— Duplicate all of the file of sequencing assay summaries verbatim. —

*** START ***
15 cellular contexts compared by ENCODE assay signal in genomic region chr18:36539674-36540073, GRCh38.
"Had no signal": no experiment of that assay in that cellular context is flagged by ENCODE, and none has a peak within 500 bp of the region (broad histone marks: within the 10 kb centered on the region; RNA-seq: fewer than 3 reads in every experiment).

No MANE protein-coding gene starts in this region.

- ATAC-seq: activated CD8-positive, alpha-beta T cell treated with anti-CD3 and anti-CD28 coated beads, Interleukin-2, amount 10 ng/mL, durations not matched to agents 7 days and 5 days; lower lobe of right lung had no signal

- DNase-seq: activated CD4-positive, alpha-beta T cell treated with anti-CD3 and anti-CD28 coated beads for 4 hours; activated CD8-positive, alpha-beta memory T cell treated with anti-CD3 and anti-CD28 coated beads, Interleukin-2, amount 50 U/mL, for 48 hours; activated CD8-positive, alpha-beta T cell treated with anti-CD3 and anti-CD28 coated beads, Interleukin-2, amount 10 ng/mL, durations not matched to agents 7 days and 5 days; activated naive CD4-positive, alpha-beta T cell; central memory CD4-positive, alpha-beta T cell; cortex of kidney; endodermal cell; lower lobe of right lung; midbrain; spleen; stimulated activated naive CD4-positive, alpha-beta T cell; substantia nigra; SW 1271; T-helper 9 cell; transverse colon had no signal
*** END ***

15 cellular contexts compared by ENCODE assay signal in genomic region chr18:36539674-36540073, GRCh38.
"Had no signal": no experiment of that assay in that cellular context is flagged by ENCODE, and none has a peak within 500 bp of the region (broad histone marks: within the 10 kb centered on the region; RNA-seq: fewer than 3 reads in every experiment).

No MANE protein-coding gene starts in this region.

- ATAC-seq: activated CD8-positive, alpha-beta T cell treated with anti-CD3 and anti-CD28 coated beads, Interleukin-2, amount 10 ng/mL, durations not matched to agents 7 days and 5 days; lower lobe of right lung had no signal

- DNase-seq: activated CD4-positive, alpha-beta T cell treated with anti-CD3 and anti-CD28 coated beads for 4 hours; activated CD8-positive, alpha-beta memory T cell treated with anti-CD3 and anti-CD28 coated beads, Interleukin-2, amount 50 U/mL, for 48 hours; activated CD8-positive, alpha-beta T cell treated with anti-CD3 and anti-CD28 coated beads, Interleukin-2, amount 10 ng/mL, durations not matched to agents 7 days and 5 days; activated naive CD4-positive, alpha-beta T cell; central memory CD4-positive, alpha-beta T cell; cortex of kidney; endodermal cell; lower lobe of right lung; midbrain; spleen; stimulated activated naive CD4-positive, alpha-beta T cell; substantia nigra; SW 1271; T-helper 9 cell; transverse colon had no signal